When we think of Solar plants, we often imagine panels that are mounted on the ground utilizing a huge chunk of land. Let’s fast forward a few years into the future. The increasing population has to opt for more and more land for survival. We are going to fall short of land. From energy to food production, from agriculture to consumer we need land. But sadly we won’t have much left. Now, this is a big problem. And we need to find solutions to it.
India has taken the leap in solving this problem and providing a sustainable solution. Ramagundam in Telangana, India has Installed the largest Floating solar power plant in the world. It has a whopping capacity of 100 MW. It is commissioned by National Thermal Power Corporation [NTPC]. And the installation is done by Ciel and Terra.
Some more important facts about Floating solar power plant.
- It is located in Thoothukudi lake in Tamil Nadu.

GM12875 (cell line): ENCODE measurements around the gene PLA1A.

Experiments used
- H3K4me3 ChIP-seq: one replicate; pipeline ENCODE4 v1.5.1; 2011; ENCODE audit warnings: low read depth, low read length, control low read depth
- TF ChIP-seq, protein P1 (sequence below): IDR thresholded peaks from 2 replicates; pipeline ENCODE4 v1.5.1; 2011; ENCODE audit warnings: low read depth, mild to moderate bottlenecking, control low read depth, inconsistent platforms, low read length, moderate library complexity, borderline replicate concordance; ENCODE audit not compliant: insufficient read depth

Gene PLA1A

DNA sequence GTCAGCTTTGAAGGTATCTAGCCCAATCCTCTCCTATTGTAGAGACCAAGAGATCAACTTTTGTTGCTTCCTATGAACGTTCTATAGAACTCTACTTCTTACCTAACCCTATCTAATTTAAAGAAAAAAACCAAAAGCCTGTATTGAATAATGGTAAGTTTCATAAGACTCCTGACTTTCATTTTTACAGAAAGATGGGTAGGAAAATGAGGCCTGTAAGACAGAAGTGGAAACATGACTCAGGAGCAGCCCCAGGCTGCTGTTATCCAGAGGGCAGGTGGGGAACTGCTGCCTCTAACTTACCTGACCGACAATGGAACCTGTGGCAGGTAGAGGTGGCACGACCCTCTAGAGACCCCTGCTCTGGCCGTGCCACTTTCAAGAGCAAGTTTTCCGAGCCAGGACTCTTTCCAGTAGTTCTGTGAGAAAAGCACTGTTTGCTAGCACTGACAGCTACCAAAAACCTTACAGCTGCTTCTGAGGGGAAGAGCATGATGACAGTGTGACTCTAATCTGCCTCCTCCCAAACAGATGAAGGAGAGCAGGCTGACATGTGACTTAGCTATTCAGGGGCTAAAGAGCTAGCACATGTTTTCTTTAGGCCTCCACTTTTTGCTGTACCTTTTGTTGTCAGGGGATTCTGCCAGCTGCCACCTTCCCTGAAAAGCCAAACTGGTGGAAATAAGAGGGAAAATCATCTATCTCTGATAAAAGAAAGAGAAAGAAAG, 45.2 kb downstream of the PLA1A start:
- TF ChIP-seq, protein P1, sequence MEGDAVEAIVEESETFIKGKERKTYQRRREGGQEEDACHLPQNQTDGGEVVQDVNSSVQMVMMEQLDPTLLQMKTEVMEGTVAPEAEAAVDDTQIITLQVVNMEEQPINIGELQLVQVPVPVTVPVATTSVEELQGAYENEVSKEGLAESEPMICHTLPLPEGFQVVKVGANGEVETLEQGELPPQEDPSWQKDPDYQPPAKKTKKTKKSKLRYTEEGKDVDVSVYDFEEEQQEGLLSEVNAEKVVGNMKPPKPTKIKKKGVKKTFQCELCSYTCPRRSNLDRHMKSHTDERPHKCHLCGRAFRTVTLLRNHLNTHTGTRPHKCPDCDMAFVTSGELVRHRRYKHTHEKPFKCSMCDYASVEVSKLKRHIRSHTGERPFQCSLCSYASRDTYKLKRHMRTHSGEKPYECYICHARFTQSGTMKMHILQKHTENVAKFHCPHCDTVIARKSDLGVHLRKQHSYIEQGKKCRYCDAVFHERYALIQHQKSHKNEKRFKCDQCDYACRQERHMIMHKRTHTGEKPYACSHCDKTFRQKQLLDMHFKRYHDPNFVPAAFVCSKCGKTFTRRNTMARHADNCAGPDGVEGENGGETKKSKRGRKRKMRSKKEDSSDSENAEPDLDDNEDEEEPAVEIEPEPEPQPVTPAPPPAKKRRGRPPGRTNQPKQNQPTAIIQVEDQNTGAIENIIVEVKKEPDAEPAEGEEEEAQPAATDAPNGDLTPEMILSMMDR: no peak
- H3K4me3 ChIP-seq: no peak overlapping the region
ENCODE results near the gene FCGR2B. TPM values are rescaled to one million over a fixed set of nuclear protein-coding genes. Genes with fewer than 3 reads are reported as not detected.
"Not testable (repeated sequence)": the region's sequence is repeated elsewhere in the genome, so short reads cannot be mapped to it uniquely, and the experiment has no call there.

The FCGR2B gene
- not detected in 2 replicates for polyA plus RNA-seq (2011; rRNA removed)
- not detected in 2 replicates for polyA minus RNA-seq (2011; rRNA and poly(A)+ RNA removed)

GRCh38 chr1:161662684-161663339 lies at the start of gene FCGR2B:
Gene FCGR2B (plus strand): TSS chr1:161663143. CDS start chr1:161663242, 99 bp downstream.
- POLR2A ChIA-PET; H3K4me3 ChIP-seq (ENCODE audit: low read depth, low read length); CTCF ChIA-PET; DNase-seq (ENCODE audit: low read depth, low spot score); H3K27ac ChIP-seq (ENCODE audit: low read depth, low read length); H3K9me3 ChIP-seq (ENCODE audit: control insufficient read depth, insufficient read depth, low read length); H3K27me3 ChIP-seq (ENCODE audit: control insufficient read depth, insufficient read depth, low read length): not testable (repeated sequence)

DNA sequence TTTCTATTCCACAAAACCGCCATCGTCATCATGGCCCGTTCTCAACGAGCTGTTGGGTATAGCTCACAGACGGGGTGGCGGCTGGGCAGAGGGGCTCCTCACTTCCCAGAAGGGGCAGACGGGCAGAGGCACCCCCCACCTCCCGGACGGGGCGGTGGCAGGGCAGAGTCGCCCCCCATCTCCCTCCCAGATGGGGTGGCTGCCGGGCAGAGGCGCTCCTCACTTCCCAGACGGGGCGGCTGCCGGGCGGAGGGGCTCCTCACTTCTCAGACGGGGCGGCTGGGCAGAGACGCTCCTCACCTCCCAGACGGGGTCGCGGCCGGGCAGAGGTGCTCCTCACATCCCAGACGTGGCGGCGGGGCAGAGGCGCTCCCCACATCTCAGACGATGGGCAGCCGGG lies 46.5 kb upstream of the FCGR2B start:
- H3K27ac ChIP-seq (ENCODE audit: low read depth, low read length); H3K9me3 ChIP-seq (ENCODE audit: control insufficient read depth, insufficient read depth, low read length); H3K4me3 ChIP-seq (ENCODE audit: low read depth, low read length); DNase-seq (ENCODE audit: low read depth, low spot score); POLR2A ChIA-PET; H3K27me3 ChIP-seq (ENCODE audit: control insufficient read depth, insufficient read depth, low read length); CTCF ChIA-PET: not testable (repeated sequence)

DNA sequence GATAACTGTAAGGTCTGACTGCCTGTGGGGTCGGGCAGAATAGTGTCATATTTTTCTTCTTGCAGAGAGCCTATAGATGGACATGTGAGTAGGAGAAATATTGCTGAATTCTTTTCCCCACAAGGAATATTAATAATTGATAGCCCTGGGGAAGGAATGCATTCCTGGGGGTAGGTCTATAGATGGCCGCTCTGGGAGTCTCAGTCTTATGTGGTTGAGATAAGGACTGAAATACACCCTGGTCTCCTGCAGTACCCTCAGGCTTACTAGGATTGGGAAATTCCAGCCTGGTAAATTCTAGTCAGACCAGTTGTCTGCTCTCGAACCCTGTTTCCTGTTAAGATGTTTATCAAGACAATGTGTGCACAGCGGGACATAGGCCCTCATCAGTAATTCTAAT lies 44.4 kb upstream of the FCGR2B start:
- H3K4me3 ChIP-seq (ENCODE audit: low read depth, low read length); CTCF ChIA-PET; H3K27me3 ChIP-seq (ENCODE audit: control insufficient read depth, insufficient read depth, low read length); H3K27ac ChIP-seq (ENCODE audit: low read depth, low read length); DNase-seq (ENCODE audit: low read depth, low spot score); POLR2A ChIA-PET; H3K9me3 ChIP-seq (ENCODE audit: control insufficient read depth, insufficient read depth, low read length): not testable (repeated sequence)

- The lake has a total area coverage of 15.5 hectares and a depth of 20 meters.
- The solar panels cover around 1.3 hectares of water area i.e. 8.4% of total lake coverage.
Advantages of floating solar power plants.
- Cost- Floating solar power plant can offer a very competitive price to conventional plants. As here only floating surfaces are used to mount the panels.
- The cost of land is drastically reduced as it is placed on water.
- As these panels are on the water the evaporation rate of these lakes and water bodies reduces. Saving the water for more usage for a long time.
- It is easy to monitor these panels.
- Cleaning is very easy, as it is on the water so no extra types of equipment or robotics needed.
- Easy to assemble, fast to construct, no land disputes.
- The most important one is, it helps increase the efficiency of panels as in hot environmental conditions systematic cooldown happens due to the water.
The future of everything will only be viable if we produce more using less. I know this seems bizarre now, but trust me we are heading there. And our consumption rates are just proving me right over and over again. Especially in developing countries like India, where the population is growing at a very high pace and the resources are scarce. This is one small successful attempt towards a sustainable future. And we need plenty of it.
Also for more studies visit our website- learning points – Home | A better learning future starts